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Complete Guide to Hand Embroidery

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Designs on clothes add unique flair and style and impact how people perceive outfits. Whether a person would like a dress or not is largely subject to the designs it comes with.

Besides the visual appeal of clothing designs, the method with which they are created is also important. There are various ways of designing clothes. Each one offers different durability and appeal compared to the others.

Besides sewing clothes to specific shapes and styles, you can add design them through other methods including printing, quilting, and embroidering.

When it comes to embroidery, you can add it to garments or other fabric projects either with an embroidery machine or by hand. In this article, we will take an in-depth look at the craft of hand embroidery.

History of Embroidery

woman hands doing open embroidery

While embroidery is a worldwide needle art today, its real origin dates back to 30,000 B.C, during the early modern human era.

Following some archaeological studies, relics of heavily decorated and hand-stitched outfits, hats, and boots have been discovered.

Embroidery has also been traced back to China as early as 3500 B.C. Evidence to support this was drawn from pictures showing pearls, clothing embroidered with silk thread, and precious stones. Besides pictures, silk thread Chinese chain stitch embroidery from the Warring States period (500-300 B.C.) have been recovered.

Siberia (5000-6000 B.C.) also has an early history of embroidery. Embroidered shells attached to animal hides have been discovered. Sweden also has its own history with discoveries from the Viking age between the 9th and 10th centuries.

Around the year 1000, embroidery started gaining prominence in Europe. By 1500, embroidery had already become widespread around the world and in Europe.

All in all, embroidery originated in the Middle East and the Orient. At one point, it was even a sign of status and wealth across Asia, Europe, and certain religions.

What Does Hand Embroidery Mean?

Hand embroidery is a fabric art that involves stitching designs on a piece of fabric by hand.

Unlike embroidery done with embroidery machines, hand embroidery has been around for millennia.

As far back as ancient Egypt, this form of embroidery has been a tool for designing royal robes. Even dating back to the Middle Ages, hand embroidery was in use for making tapestries.

These days, people are more familiar with the similar yet different form of embroidery – cross stitch. But this had not completely clouded the usefulness and prominence of hand embroidery.

Hand embroidery is achieved using various stitch types in combination to create a design. In contrast, cross-stitch uses one type of stitch shaped like a cross or an X.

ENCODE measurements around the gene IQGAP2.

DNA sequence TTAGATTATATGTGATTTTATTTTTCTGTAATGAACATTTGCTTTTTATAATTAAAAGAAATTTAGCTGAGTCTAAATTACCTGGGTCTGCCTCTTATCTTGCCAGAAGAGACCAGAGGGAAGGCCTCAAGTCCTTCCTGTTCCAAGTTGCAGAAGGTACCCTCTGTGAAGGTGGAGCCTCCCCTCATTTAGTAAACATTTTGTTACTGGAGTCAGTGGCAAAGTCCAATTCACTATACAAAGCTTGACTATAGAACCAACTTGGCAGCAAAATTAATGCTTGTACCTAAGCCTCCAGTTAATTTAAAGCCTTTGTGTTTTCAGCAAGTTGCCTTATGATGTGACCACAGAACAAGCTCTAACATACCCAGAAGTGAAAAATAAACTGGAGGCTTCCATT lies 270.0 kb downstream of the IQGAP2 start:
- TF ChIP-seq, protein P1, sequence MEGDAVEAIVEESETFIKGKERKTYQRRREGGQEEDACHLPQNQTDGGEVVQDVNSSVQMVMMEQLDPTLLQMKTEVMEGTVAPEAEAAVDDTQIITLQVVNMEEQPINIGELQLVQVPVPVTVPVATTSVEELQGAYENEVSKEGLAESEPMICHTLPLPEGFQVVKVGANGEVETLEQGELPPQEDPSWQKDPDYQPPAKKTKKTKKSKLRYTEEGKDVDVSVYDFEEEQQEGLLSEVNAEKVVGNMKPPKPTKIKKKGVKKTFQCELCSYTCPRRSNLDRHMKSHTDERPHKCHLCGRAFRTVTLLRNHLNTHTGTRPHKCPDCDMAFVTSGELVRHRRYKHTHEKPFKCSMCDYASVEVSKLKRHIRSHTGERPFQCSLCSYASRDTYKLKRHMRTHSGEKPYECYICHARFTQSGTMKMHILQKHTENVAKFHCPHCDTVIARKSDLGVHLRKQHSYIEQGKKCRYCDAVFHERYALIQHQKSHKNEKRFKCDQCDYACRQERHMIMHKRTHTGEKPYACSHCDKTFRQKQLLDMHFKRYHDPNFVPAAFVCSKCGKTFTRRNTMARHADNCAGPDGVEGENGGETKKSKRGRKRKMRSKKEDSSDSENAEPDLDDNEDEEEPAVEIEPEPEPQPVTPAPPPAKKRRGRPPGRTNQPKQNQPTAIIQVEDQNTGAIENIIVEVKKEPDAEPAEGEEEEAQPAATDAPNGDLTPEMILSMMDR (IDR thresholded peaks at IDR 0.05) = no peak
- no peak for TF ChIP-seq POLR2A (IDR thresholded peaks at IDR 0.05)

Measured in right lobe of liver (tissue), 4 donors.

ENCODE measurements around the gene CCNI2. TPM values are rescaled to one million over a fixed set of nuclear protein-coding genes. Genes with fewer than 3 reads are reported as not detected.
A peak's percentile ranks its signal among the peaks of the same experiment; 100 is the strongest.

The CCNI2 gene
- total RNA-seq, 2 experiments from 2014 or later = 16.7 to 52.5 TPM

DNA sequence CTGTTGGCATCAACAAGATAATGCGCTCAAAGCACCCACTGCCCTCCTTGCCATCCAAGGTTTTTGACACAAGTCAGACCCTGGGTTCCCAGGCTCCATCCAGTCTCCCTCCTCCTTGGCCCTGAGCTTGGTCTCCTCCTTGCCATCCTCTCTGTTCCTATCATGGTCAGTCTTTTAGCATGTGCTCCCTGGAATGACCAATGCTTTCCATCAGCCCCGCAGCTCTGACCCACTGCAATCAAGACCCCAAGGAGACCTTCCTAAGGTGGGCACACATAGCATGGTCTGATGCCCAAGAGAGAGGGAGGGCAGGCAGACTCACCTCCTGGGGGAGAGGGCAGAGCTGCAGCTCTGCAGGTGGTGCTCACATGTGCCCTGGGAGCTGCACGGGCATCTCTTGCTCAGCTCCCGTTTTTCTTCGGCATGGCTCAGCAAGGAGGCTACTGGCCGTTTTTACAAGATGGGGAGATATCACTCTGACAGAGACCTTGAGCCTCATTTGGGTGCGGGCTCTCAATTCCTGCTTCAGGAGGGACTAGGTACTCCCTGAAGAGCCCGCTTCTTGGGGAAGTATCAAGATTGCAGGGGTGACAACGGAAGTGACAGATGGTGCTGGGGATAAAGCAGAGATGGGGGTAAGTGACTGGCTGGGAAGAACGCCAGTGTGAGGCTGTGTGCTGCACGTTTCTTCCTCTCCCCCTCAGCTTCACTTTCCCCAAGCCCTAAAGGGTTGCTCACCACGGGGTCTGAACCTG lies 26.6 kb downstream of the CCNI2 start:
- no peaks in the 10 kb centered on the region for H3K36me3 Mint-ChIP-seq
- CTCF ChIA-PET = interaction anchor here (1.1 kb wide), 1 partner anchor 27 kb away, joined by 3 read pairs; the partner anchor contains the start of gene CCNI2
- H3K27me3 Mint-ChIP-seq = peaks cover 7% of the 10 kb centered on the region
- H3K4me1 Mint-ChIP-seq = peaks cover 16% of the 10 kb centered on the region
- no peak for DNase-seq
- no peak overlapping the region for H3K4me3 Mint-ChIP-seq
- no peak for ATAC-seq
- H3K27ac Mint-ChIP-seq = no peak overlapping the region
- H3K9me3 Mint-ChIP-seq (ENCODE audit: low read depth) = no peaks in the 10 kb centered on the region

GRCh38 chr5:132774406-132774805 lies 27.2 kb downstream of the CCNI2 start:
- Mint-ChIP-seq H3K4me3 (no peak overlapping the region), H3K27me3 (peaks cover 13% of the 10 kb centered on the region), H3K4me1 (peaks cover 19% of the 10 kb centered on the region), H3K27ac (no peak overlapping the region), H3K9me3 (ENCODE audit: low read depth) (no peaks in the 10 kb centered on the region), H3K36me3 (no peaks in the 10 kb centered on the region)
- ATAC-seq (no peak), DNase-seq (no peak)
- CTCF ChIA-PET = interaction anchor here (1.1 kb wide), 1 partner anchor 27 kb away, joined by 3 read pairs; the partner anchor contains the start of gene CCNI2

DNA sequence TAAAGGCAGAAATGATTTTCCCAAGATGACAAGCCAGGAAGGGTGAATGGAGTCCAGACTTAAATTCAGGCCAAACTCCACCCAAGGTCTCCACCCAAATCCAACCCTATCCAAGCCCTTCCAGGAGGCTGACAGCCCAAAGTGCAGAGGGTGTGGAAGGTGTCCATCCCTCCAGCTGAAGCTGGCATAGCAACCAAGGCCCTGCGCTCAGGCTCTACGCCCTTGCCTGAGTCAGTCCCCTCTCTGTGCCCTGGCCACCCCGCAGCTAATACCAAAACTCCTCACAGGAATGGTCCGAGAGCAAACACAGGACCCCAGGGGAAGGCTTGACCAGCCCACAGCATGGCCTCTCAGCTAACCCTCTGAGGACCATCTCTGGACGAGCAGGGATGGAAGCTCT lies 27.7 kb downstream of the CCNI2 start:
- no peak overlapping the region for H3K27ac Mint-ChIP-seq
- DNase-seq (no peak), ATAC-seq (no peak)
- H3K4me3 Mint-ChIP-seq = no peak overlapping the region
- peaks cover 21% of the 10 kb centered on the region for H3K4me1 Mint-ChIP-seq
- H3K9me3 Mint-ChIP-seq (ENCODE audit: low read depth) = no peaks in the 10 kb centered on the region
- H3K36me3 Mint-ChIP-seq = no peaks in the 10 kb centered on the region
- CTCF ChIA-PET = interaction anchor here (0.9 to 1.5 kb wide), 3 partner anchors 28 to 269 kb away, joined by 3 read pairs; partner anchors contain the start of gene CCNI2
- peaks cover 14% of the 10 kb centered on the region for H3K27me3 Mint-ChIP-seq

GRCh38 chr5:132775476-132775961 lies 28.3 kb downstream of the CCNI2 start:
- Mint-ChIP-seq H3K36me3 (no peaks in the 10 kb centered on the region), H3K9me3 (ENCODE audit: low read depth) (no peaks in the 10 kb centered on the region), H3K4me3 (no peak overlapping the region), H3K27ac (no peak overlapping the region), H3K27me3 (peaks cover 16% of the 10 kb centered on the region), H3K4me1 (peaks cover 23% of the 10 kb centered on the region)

Supplies Needed to Get Started with Embroidery

What supplies do you need to get started with hand embroidery? You’ll need to collect the following items to work on your first project:

  • Fabric
  • Hoops
  • Needles
  • Needle Book
  • Needle Minder
  • Marking Pen
  • Scissors
  • Embroidery Thread (Floss)
  • Stabilizer Paper
  • Floss Bobbins
  • Floss Case

Fabric

You can hand embroider any type of fabric, but you will find that the experience differs with each type. Cotton and linen-cotton materials are typically the most suitable for hand embroidery.

Generally, you should be on the lookout for fabrics that can support your embroidery thread. Also, try to avoid those pucker up with the stitches.

If you have thick fabric, you’ll need tougher needles. But if you have thinner fabric, you’ll have to worry about puckering or wrinkling.

Embroidery Hoops

embroidery hoops

Hoops are one of the most important supplies you should get. You may do without them, but it’s better you work with them.

Embroidery hoops help keep the fabric in place while you embroider. They also stretch the fabric and keep it from warping as you work.

When getting an embroidery hoop, you’ll find that they come in various shapes, sizes, and materials. The choice is largely yours. If you intend to use your hoops as a frame for your embroidery, you could get the wooden type.

Needle

Just like regular needles, there are various types of embroidery needles based on size and shape. Embroidery needles have sizes ranging from 1-12. Size 1 is the largest, and 12 is the smallest.

As a beginner, we would advise you start out with one of the following types of embroidery needles:

  • Tapestry Needle: This type has a blunt tip and a shaft shorter than that of the crewel needle. The eye of a tapestry needle is long, and it is also larger than its shaft.
  • Crewel Needle: This needle is the most basic type. Its tip is sharp, and the eye of the needle is medium-length yet larger than its shaft.
  • Milliner Needle: This needle has an eye that is almost round. The shaft is quite long, and the tip is pointed.

Needle Book and Minder

needle minder and book

Considering how tiny needles are, you might find it hard to keep them from getting lost. But with a needle book and a needle minder, things could be a little easier for you.

With a needle book, you can keep multiple needles in one place for storage. The needle minder, on the other hand, comes in handy when you are working.

The needle minder is a magnetic piece that you can attach to your work. When taking a break, trying to change thread, or when you are done, you can keep your needle safely by attaching it to the needle minder.

Marking Pen

When embroidering, you may need to trace out your design on the fabric. You may also have to outline stitching guides on the fabric. This is where you’ll need marking pens and marking pencils.

The best marking pens and marking pencils are either air-erasable or water-erasable. You do not want the marks you make on the fabric to remain there permanently.

Water-erasable pens usually last longer. Pens are said to make sharper markings than pencils, but either option will work just fine.

Scissors